Circle Partnership has announced plans to pull out of its 10 year contract to run Hinchingbrooke Health Care Trust, the UK’s only privately managed NHS district general hospital.

The announcement came ahead of a “quality summit” on the findings of a long awaited Care Quality Commission report on its inspection of Hinchingbrooke Hospital, which the regulator has confirmed was taking place today. These summits bring together regulators, providers and their commissioners to agree improvement plans based on the findings of an inspection.

The contract has been a key symbol of private sector involvement in the NHS in recent years.

In a statement published on the Circle website today, chief executive Steve Melton said: “After considerable thought and with great regret we have concluded that Circle’s involvement in Hinchingbrooke does not have a sustainable future in its existing form, and have entered into discussions with the NHS Trust Development Authority with a view to withdrawing from the current contract.”

Mr Melton cited “unprecedented [accident and emergency] attendances”, insufficient bed spaces for demand and a 10.1 per cent funding cut in the past year as factors in the decision.

He said: “With these pressures on the system, to maintain the standards our patients deserve requires significant further investment on top of the £4.84m and considerable resources Circle have invested in the hospital to date.”

A separate statement issued by Circle said it had the right to terminate the franchise in the event that it is required under the contract to make aggregate support payments to Hinchingbrooke in excess of £5m.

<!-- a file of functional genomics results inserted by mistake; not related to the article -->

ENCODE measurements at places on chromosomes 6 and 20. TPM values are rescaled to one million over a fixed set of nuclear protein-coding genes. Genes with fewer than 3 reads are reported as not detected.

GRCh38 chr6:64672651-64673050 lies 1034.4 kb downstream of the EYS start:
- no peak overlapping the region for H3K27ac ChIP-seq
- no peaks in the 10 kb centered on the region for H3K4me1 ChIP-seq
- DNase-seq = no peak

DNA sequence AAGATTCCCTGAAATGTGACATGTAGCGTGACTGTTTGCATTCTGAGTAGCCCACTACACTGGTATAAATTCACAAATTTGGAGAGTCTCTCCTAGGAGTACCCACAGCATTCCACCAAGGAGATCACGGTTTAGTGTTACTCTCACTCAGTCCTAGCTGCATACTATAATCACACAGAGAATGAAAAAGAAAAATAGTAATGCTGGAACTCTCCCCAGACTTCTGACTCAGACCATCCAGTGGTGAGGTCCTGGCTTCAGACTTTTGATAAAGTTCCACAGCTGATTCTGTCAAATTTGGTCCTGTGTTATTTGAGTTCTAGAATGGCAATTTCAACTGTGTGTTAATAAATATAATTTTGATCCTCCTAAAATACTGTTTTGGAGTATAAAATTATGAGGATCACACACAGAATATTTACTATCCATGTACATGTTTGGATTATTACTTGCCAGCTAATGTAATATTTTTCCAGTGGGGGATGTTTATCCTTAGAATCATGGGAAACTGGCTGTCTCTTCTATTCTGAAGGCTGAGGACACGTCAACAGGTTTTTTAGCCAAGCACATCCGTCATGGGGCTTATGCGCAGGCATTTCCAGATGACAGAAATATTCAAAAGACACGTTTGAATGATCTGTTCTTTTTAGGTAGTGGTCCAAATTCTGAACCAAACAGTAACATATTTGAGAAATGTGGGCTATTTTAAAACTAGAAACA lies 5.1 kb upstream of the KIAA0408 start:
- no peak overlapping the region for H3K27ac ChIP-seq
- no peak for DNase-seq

“These conditions have significantly worsened in recent weeks and, save for the £5m cap on aggregate payments, it is highly likely that Circle would be obliged to make further support payments that would exceed the £5m cap,” the statement added.  

Hinchingbrooke Hospital

A CQC inspection in September raised serious concerns about care quality at Hinchingbrooke Hospital

Mr Melton suggested the pressures on the trust could only be resolved through “joined up reform in Cambridgeshire across hospitals, GPs and community services”. 

While he supported the new models of care outlined in the NHS Five Year Forward View, he said: “These potentially exciting reforms are too far into the future.”

HSJ revealed in September that a Care Quality Commission inspection of the trust had raised serious concerns about care quality, management and culture. The final report has not yet been published, but is expected in the near future. Circle today criticised the regulator and its anticipated conclusions.

Mr Melton said: “We understand their report will be published soon, and fully expect it to be unbalanced and to disagree with many of its conclusions.

“We recognise the importance of a regulator focussed on quality, but we are not the only hospital to find their process problematic. We believe that inconsistent and conflicting regulatory regimes compound the challenges for acute hospitals in the current environment.”

In August Circle reported that the financial losses built up by Hinchingbrooke in its first two years under private management were just £150,000 short of the £5m ceiling at which the contract could be terminated. Circle’s half year report in 2014 admitted to “uncertainty over Hinchingbrooke’s profitability over the next year”, raising the possibility that the limit could be broken this year.

Circle chair Michael Kirkwood said: “The board has unanimously concluded that current conditions in the healthcare economy and regulatory environment are unsustainable for a franchise operator.”

He added: “Circle remains a committed partner of the NHS at our elective treatment centres and independent hospitals. Our clinician led and employee co-owned model has a proven track record of efficiency and quality improvement, and we will continue to play a substantial role in the NHS.”

Updated: Hinchingbrooke in special measures after care judged 'inadequate'